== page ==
Thursday, December 6, 2007

Mix it up

One of my first businesses was an ill-fated venture with my friend Elvis. The Fonz was Eddie Haskel-esque in his ability to con all-comers to purchase a mix tape (TDK SK-90, of course), loaded with their favorite tunes. Three bucks a tape, if memory serves; we made less than a mint. I spun the vinyl (Elvis Costello, The Clash, OMD, Depeche Mode, and UB40 were faves), Elvis loaded a bowl, and the world (e.g., a handful of Davis teens) was musically a better place. The scratch of the between-song needle resonates today, as does the predictable source of our failure (Elvis got high on our own supply, giving away tapes to too many enamored amigas).

A Springwise post, Music Promotion with a Profit-Sharing Twist, reminded me of our bygone days.

Similar to GoodStorm's MixTape, which we covered earlier this year, Mixaloo is an online venture that lets music lovers create, distribute and sell custom mixes of the tracks they love and receive a share of the profits in return.
Twenty-five years later, companies are mimicking our juvenile efforts. Tell me more ...
Mixaloo, which just opened its doors to the public a few weeks ago [little late to the party, eh?], allows music fans to choose from more than 3 million songs [we boasted 200 or so albums; 3,000 songs, max] when they create their mix, including every major label and thousands of independent artists. Based on their searches, Mixaloo also suggests related artists to consider [intuitive search engines and vast choice? We called the shots.]. Once users finalize their mix, they can distribute it with 30-second song samples inside a widget to any personal or social networking website, or email it directly to their friends [email did not exist; our customers could pirate our pirated product by copying a tape for a friend].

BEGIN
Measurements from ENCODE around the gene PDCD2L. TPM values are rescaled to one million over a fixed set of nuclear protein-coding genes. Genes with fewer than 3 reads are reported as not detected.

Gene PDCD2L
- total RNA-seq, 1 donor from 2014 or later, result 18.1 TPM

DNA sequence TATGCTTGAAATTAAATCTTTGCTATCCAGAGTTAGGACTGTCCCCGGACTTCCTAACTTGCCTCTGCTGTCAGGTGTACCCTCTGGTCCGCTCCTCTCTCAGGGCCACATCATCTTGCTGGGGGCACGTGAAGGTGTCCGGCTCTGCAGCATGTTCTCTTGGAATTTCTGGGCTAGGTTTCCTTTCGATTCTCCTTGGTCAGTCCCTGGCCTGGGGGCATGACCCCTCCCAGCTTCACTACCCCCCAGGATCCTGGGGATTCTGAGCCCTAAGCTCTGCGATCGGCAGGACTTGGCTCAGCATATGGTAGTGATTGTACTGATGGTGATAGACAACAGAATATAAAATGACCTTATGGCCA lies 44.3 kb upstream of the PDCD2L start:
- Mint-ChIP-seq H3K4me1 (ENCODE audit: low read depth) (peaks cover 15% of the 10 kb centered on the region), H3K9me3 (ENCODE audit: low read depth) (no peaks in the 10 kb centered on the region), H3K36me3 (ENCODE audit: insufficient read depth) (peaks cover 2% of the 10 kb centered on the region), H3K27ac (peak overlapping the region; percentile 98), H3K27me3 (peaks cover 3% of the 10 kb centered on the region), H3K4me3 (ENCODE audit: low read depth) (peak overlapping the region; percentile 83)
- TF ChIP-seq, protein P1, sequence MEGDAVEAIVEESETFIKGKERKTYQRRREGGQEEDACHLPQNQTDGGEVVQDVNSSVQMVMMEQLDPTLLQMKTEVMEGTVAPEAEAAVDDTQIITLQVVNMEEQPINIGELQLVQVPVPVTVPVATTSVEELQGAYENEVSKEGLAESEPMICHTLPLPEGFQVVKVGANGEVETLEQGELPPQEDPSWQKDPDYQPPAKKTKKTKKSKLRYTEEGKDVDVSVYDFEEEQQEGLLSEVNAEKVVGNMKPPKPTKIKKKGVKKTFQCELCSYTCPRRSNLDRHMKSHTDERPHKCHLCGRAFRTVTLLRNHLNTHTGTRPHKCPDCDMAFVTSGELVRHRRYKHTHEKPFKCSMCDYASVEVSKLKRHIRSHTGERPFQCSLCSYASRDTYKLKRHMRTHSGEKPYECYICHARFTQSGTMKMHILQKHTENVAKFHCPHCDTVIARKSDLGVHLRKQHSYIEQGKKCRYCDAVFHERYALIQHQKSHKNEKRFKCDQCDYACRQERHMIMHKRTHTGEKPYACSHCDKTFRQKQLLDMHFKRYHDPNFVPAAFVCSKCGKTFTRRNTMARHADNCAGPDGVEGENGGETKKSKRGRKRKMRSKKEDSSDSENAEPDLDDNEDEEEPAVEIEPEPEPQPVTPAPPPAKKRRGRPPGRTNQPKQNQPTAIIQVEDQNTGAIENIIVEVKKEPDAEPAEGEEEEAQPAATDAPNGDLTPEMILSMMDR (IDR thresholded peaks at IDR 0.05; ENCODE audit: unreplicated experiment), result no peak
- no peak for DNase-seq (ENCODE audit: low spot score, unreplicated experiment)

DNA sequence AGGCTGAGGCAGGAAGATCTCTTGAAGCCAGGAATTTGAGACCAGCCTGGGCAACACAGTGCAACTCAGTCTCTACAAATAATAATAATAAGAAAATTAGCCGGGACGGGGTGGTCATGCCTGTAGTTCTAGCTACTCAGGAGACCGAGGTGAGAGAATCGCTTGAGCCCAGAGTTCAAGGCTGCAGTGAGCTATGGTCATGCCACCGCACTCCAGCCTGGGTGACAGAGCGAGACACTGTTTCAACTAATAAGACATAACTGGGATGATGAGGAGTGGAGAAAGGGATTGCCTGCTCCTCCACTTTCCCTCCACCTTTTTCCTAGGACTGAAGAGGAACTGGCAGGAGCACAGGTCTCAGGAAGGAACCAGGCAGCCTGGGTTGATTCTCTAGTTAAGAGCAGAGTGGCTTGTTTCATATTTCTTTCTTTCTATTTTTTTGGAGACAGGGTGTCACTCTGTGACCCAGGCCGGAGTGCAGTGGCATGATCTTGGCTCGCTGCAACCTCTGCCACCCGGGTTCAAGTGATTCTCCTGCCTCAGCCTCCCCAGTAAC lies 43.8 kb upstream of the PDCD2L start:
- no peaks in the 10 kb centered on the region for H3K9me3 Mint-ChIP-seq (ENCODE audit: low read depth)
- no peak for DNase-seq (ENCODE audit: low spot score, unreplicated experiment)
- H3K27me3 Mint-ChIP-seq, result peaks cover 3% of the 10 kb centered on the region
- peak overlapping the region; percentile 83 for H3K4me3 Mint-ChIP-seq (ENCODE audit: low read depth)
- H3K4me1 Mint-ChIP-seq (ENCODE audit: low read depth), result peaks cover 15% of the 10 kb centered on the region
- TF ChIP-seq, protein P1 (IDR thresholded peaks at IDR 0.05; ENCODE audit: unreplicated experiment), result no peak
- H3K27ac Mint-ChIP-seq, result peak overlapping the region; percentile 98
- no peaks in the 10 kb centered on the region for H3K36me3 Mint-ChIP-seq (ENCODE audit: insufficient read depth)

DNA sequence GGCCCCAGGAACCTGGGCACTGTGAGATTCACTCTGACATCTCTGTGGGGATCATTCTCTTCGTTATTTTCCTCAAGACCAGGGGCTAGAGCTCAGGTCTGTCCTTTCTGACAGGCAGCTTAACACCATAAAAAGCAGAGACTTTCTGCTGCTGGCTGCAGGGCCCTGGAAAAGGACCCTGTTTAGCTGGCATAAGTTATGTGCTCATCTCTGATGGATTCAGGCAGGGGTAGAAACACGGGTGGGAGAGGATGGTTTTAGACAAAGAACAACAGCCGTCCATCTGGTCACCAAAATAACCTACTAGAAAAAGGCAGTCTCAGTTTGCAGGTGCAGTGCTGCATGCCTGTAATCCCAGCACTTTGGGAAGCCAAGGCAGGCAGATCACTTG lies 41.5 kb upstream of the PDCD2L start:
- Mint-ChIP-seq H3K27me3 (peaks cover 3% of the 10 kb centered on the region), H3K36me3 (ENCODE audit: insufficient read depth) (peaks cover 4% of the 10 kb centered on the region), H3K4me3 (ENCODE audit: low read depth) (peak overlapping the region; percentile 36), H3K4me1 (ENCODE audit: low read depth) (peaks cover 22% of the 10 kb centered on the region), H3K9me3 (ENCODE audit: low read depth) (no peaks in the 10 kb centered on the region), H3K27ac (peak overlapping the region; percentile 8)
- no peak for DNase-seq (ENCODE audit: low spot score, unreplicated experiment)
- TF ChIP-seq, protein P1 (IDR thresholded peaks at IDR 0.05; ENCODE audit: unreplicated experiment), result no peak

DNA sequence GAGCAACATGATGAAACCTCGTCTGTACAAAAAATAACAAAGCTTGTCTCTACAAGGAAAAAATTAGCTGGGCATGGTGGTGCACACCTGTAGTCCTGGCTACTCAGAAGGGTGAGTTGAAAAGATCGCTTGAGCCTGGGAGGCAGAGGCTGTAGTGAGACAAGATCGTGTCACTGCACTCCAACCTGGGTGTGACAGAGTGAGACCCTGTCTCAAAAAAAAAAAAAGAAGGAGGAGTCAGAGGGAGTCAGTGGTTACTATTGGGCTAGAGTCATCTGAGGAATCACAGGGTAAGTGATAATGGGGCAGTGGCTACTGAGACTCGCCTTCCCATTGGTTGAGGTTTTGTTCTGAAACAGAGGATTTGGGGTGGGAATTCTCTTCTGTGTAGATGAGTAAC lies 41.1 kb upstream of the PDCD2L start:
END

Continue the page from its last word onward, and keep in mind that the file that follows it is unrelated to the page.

Enough sarcasm; there's a valuable lesson therein:
"Everyone's favourite songs are closely tied to the experiences and memories they represent, which makes creating and sharing mix tapes such an enjoyable way for people to express themselves," explains Mark Stutzman, Mixaloo's cofounder and CEO. "We created Mixaloo to merge that experience with the viral nature of blogs and social networking communities, giving users the added incentive of earning cash for popular mixes. This 'social record store' creates a vast network of personal recommendations to increase sales and visibility for artists of all sizes."

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